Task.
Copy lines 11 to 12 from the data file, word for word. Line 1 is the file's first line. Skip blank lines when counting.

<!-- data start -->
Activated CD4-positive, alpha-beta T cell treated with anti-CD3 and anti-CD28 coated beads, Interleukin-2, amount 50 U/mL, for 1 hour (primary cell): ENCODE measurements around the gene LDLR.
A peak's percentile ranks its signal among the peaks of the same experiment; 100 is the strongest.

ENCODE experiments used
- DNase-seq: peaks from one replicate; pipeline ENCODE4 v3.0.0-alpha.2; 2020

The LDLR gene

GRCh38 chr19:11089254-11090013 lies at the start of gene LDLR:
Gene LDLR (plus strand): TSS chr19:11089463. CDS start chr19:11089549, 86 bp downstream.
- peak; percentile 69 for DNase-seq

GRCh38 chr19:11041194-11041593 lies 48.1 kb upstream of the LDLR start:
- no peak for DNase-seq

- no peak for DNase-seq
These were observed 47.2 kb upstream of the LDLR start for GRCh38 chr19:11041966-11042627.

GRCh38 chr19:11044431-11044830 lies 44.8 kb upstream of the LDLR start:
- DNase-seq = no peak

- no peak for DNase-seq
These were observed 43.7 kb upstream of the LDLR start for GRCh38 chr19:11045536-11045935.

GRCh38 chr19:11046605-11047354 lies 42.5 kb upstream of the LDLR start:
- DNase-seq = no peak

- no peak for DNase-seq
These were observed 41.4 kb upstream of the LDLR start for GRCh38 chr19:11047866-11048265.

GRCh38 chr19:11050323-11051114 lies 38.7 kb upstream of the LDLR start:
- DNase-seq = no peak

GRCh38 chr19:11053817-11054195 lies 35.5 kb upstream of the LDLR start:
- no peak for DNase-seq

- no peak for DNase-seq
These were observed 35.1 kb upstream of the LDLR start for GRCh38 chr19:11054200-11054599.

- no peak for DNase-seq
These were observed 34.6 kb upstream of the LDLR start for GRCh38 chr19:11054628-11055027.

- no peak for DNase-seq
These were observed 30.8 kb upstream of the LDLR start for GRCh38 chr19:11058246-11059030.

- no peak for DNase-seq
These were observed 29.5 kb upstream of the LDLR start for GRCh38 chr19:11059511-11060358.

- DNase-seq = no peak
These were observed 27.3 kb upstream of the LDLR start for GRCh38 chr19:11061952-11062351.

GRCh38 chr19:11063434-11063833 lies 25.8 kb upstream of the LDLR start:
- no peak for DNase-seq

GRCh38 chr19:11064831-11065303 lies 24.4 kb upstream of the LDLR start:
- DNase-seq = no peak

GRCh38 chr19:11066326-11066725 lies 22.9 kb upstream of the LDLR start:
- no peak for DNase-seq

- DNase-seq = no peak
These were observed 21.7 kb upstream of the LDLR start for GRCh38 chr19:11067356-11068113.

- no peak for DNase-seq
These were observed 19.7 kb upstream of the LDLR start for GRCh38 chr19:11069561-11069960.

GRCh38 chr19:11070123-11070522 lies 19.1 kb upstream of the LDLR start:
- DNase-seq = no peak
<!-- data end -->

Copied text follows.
- no peak for DNase-seq
These were observed 47.2 kb upstream of the LDLR start for GRCh38 chr19:11041966-11042627.